by Special Topic:
Brett Simpson ('21) reports for The New York Times on a homeless couple's yearlong odyssey to find permanent housing in Oakland.
Amalya Dubrovsky ('21) reports how COVID impacted Chez Panisse and founder Alice Waters rallied to take care of local farmers.
Bashirah Mack ('22) reports from a pop-up protest sign exchange to the defund police campaign, Black organizers in Oakland are working hard to change the status quo.
Elena Neale-Sacks ('22) breaks down why Measure QQ passed when other youth voting measures failed.
Nahima Shaffer ('22) reports on the threat level of disruptions by right-wing militias around Election Day.
Brian Howey and Steve Rascón ('22) report on the gloom and anxiety of post-election limbo.
Steven Rascón ('22) reports on #sharpiegate and how the conspiracy theory spread in California.
Freddy Brewster, Dereka Bennett and Injeong Kim ('22) report on a running conflict in Bakersfield, CA between a pro-Trump group calling themselves 1776 Patriots, and BLM protesters.
Daniel Roman (‘21) and Prof. Elena Conis explain how Infectious disease can spread from wildlife to humans. Plague’s story in the U.S., they write, may teach us something about COVID.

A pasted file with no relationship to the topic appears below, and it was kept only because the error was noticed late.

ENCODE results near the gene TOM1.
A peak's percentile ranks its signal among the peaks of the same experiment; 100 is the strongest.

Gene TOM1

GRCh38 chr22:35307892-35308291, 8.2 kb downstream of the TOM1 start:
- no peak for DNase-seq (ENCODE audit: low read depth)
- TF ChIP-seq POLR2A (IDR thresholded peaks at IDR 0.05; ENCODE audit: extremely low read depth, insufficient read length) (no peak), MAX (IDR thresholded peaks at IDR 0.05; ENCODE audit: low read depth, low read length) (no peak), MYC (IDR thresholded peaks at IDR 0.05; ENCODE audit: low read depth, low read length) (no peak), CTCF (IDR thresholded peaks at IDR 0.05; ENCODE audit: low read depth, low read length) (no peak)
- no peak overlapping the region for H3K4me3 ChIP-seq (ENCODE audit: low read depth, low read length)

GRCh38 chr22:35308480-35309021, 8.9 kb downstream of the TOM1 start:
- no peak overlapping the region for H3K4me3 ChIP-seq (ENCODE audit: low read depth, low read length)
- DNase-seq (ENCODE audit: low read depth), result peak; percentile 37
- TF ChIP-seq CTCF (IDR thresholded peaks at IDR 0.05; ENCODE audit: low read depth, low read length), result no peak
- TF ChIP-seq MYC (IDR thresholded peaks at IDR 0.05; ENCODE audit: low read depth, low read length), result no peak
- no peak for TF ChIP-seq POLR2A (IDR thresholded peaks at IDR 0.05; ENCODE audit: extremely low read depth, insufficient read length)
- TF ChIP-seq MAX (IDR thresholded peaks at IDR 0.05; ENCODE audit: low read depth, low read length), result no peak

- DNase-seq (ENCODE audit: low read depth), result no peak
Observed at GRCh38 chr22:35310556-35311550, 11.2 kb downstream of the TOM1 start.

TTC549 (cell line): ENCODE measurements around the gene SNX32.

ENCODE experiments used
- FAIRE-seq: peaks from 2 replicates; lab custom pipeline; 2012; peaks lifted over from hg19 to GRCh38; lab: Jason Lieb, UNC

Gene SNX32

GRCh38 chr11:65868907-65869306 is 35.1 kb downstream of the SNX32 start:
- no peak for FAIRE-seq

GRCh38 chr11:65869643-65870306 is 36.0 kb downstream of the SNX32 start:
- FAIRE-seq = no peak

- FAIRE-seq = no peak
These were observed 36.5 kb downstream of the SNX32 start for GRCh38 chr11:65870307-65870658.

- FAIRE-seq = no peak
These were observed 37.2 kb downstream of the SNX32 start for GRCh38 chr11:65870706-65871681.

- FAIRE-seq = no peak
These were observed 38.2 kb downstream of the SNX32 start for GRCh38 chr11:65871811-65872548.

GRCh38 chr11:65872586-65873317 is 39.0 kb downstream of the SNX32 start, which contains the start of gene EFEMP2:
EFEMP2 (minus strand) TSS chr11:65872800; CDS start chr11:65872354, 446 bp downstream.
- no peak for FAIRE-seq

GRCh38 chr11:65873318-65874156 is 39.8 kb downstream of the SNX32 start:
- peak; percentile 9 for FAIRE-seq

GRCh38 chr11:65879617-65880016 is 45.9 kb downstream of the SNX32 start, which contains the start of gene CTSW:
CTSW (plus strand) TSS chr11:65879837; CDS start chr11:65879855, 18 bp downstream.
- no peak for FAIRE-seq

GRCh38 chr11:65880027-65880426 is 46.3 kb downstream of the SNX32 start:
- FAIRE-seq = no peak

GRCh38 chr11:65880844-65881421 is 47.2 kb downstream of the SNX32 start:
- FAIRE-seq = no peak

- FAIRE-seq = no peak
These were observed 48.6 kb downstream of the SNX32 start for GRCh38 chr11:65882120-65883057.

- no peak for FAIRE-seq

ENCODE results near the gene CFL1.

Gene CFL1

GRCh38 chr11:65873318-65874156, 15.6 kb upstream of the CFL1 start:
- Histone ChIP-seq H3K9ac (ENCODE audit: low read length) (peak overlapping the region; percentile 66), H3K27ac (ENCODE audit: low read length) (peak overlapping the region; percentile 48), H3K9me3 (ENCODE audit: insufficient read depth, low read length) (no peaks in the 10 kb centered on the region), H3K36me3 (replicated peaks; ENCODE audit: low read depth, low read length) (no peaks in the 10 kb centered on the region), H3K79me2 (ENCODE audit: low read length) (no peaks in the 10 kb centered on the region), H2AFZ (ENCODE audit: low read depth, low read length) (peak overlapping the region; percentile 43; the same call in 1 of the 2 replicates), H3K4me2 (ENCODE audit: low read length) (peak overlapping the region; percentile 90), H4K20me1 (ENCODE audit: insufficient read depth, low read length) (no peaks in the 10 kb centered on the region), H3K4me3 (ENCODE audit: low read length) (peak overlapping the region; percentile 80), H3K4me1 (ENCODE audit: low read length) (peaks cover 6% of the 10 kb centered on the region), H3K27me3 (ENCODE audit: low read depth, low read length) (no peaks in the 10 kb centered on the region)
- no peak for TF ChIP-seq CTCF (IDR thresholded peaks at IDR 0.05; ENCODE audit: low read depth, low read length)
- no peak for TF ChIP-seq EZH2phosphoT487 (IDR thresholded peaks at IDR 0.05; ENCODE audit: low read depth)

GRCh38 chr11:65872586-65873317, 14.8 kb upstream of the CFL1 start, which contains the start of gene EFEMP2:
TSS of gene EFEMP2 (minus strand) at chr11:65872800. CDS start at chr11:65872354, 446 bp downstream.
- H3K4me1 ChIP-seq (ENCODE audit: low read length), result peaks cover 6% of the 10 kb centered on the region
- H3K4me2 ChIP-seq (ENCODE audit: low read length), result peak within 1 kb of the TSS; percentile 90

Joey Horan and Ande Richards ('22) report on Measure U which would change flat-rate, per-employee payroll fees to percentage of gross receipts.
Ari Sen ('22) reports on Proposition 16 which would repeal state’s existing law and allow for preference to be given to members of a certain sex or racial group in public employment, contracting and K12 and higher education.
Qinghui Kong ('22) reports on Proposition 21, which would allow cities to set and manage rent control provisions.
Dylan Svoboda ('22) reports on the five QAnon-supporting candidates who are on the ballot in California.
Noah Baustin ('22) reports on Oakland Measure S1 to strengthen the Oakland Police Commission, the civilian body that oversees the Oakland Police Department.
Melissa Perez Winder ('22) reports on Proposition 17 which would amend the California Constitution to allow parolees the right to vote.
Zachary Fletcher and Ley Heimgartner ('22) report on people in San Diego and Los Angeles counties opting to vote in person.
Aaron Leathley ('21) reports county election departments say they’ll have their first results by 8:30 p.m. or earlier, depending on the county.
Robin Estrin ('21) reports on three rural, sparsely populated counties—Plumas, Alpine and Sierra—that conduct their elections entirely by mail.